Anglo-Saxon England. They were first found in one of the various settlements of Hope found in Derbyshire, Shropshire, and the North Riding of Yorkshire, among other places, or in or near a raised area of land in a fen, or a small, enclosed valley. The surname Hoper is derived from the Old English word hop.
Early Origins of the Hoper family
Derbyshire where they held a family seat from very ancient times, some say well before the Norman Conquest and the arrival of Duke William at Hastings in 1066 A.D.
Early History of the Hoper family
Another 273 words (20 lines of text) covering the years 1296, 1844, 1st , 1573, 1646, 1643, 1st , 1681, 1742, 1614 and 1661 are included under the topic Early Hoper History in all our PDF Extended History products and printed products wherever possible.
Hoper Spelling Variations
Anglo-Saxon surnames are characterized by a multitude of spelling variations. Changes in Anglo-Saxon names were influenced by the evolution of the English language, as it incorporated elements of French, Latin, and other languages. Although Medieval scribes and church officials recorded names as they sounded, so it is common to find one person referred to by several different spellings of his surname, even the most literate people varied the spelling of their own names. Variations of the name Hoper include Hope, Hopes and others.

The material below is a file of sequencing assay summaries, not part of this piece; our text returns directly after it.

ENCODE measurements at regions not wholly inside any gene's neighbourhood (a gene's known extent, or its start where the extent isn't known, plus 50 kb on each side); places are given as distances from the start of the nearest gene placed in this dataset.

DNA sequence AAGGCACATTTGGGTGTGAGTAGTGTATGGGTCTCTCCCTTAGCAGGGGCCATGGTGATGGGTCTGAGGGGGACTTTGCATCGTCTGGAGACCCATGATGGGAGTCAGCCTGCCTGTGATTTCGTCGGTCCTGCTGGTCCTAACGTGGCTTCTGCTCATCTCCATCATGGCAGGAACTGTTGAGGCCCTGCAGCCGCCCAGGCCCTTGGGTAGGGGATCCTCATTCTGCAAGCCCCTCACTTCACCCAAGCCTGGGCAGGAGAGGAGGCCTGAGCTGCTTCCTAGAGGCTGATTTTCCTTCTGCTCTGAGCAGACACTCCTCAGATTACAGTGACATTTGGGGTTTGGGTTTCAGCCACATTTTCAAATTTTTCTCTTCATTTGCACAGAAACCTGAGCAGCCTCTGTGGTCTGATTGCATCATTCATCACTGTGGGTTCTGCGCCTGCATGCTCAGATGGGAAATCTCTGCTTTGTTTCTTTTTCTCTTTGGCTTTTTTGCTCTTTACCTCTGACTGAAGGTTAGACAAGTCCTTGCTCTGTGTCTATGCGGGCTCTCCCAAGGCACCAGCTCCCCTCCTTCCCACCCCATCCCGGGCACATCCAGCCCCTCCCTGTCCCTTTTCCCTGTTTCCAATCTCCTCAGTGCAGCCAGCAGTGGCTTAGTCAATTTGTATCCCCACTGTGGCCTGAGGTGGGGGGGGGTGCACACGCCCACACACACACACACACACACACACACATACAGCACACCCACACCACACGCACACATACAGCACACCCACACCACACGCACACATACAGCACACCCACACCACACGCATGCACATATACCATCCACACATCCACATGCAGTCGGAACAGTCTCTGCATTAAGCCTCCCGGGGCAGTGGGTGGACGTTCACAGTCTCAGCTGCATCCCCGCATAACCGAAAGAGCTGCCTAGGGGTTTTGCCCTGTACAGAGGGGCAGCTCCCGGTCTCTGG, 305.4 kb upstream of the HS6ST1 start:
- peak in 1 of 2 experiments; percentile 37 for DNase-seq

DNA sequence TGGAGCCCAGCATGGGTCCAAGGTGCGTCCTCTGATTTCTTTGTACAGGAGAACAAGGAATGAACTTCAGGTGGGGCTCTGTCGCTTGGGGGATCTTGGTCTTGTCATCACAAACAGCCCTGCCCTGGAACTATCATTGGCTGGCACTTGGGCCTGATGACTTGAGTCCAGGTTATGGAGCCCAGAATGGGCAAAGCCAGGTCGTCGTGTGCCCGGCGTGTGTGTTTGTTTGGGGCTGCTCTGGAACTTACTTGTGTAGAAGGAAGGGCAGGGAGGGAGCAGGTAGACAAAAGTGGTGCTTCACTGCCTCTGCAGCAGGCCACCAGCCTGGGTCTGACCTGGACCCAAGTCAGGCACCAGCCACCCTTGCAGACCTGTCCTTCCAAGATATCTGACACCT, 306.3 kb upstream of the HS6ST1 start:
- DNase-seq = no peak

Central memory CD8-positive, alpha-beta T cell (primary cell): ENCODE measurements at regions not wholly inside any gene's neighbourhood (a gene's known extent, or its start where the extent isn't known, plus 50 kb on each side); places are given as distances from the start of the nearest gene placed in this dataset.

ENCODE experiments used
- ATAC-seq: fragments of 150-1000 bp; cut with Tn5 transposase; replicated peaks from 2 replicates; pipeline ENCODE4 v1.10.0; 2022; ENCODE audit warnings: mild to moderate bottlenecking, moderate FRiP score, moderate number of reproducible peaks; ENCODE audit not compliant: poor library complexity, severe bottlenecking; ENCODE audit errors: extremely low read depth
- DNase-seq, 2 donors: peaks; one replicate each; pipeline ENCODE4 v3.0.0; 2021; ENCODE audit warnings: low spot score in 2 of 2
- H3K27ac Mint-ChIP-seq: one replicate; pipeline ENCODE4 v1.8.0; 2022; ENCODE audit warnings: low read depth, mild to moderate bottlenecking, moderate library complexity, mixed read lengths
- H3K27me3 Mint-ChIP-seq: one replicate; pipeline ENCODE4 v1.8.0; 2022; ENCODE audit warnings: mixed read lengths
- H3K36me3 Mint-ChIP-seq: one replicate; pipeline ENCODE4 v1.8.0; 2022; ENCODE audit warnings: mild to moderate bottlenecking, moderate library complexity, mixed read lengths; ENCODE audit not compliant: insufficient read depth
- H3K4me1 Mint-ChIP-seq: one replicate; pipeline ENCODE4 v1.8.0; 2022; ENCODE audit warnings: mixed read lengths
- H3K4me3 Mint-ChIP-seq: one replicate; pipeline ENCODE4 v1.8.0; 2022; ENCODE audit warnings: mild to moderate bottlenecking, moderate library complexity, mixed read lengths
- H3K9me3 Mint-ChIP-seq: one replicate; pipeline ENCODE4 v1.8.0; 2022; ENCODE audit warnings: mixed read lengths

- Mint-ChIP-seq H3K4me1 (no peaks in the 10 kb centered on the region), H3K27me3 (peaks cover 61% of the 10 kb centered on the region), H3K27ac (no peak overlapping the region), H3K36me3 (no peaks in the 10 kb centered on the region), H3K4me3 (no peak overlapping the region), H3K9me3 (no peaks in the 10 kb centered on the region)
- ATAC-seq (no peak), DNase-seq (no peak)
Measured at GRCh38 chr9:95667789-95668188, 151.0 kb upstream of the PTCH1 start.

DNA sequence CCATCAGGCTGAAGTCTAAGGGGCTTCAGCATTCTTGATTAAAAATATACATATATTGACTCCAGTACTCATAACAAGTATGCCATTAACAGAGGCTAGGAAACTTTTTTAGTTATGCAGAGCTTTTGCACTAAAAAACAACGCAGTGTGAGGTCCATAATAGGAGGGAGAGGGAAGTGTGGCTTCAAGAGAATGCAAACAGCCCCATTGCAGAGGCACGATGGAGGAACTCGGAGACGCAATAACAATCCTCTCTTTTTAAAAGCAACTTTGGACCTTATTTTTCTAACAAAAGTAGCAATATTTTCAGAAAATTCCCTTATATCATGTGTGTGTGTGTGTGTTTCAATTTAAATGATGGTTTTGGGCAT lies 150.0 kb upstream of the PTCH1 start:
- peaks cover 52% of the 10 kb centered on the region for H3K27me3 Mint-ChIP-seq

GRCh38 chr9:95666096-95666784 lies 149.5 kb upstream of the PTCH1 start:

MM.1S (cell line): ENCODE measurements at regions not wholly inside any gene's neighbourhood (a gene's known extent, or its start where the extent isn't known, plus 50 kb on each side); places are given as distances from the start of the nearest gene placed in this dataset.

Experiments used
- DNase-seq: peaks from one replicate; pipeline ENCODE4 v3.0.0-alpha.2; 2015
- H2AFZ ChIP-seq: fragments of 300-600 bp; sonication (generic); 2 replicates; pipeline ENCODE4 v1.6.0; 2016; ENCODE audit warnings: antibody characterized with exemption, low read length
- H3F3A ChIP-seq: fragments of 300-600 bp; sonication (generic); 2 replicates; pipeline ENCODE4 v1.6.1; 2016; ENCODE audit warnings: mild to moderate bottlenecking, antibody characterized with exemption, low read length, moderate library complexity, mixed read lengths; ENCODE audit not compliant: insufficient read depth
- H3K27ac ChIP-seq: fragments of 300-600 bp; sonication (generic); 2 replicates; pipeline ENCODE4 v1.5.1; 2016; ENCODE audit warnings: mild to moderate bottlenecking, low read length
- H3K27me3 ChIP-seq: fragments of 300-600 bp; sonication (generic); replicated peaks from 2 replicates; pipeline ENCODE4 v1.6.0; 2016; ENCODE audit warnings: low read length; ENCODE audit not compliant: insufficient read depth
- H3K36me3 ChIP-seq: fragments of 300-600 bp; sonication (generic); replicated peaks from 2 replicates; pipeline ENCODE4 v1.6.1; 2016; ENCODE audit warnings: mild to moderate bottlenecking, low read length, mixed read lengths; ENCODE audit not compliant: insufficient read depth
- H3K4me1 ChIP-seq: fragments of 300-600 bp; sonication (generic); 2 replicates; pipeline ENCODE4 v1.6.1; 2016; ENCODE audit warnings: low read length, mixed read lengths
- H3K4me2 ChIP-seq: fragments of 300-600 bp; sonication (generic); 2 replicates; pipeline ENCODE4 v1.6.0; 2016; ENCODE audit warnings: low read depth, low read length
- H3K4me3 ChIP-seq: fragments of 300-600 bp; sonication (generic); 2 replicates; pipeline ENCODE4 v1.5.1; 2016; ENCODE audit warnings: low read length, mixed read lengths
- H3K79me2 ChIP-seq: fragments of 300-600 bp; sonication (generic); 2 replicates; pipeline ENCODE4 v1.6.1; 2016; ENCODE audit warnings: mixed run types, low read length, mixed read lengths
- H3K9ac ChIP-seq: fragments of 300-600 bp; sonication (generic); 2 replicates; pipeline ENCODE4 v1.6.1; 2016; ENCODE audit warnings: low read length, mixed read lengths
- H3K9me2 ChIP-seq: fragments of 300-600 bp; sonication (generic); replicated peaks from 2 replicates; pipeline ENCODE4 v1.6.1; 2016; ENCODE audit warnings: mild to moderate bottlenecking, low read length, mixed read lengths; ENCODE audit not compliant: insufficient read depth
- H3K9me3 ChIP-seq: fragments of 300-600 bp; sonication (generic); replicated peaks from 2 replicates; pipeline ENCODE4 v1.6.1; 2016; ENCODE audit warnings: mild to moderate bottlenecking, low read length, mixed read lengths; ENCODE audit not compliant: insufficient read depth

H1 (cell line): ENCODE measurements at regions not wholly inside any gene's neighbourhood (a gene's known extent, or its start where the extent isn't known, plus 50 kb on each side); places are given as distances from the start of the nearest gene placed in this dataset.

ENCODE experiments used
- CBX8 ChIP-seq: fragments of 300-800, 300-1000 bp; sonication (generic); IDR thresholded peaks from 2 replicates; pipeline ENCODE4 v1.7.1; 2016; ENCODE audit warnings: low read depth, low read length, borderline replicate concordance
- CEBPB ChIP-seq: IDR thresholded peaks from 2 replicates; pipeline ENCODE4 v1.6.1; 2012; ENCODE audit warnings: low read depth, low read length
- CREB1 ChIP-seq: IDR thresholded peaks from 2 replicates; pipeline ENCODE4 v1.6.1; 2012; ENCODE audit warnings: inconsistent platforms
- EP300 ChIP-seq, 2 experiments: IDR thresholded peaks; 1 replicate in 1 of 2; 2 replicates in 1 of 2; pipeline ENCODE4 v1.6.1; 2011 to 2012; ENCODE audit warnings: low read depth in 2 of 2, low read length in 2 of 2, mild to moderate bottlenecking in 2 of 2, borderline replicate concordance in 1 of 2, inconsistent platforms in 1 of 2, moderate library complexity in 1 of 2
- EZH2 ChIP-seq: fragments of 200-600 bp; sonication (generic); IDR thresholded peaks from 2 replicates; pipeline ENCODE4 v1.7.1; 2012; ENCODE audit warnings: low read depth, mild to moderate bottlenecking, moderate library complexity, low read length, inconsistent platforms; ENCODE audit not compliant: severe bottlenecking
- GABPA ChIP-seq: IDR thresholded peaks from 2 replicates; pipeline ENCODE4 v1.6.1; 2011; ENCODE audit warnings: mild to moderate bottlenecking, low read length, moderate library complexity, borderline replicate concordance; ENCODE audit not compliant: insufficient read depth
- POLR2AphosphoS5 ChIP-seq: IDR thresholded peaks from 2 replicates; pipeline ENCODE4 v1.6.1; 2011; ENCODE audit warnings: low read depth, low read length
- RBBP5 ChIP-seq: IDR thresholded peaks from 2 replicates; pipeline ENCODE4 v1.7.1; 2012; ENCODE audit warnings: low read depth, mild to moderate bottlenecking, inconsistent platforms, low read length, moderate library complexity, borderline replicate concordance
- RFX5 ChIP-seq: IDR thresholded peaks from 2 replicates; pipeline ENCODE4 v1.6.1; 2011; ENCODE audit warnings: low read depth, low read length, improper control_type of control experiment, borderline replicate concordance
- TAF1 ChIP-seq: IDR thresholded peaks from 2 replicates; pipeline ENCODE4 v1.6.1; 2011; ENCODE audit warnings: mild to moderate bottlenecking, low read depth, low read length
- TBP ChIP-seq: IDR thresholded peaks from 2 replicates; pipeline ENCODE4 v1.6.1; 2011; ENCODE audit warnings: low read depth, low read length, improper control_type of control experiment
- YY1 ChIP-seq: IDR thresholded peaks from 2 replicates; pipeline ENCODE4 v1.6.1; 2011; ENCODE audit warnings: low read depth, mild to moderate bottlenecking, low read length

Early Notables of the Hoper family (pre 1700)
Baronet (1573-1646), a Scottish lawyer, Lord High Commissioner to the General Assembly of the Church of Scotland in 1643; Charles Hope, 1st Earl...
Another 34 words (2 lines of text) are included under the topic Early Hoper Notables in all our PDF Extended History products and printed products wherever possible.
Migration of the Hoper family to Ireland
Some of the Hoper family moved to Ireland, but this topic is not covered in this excerpt.
Another 45 words (3 lines of text) about their life in Ireland is included in all our PDF Extended History products and printed products wherever possible.
Migration of the Hoper family to the New World and Oceana
Searching for a better life, many English families migrated to British colonies. Unfortunately, the majority of them traveled under extremely harsh conditions: overcrowding on the ships caused the majority of the immigrants to arrive diseased, famished, and destitute from the long journey across the ocean. For those families that arrived safely, modest prosperity was attainable, and many went on to make invaluable contributions to the development of the cultures of the new colonies. Research into the origins of individual families in North America revealed records of the immigration of a number of people bearing the name Hoper or a variant listed above:
Hoper Settlers in United States in the 17th Century
Hoper Settlers in United States in the 19th Century
The Hoper Motto
The motto was originally a war cry or slogan. Mottoes first began to be shown with arms in the 14th and 15th centuries, but were not in general use until the 17th century. Thus the oldest coats of arms generally do not include a motto. Mottoes seldom form part of the grant of arms: Under most heraldic authorities, a motto is an optional component of the coat of arms, and can be added to or changed at will; many families have chosen not to display a motto.
Motto: At spes infracta
Motto Translation: Yet my hope is unbroken.
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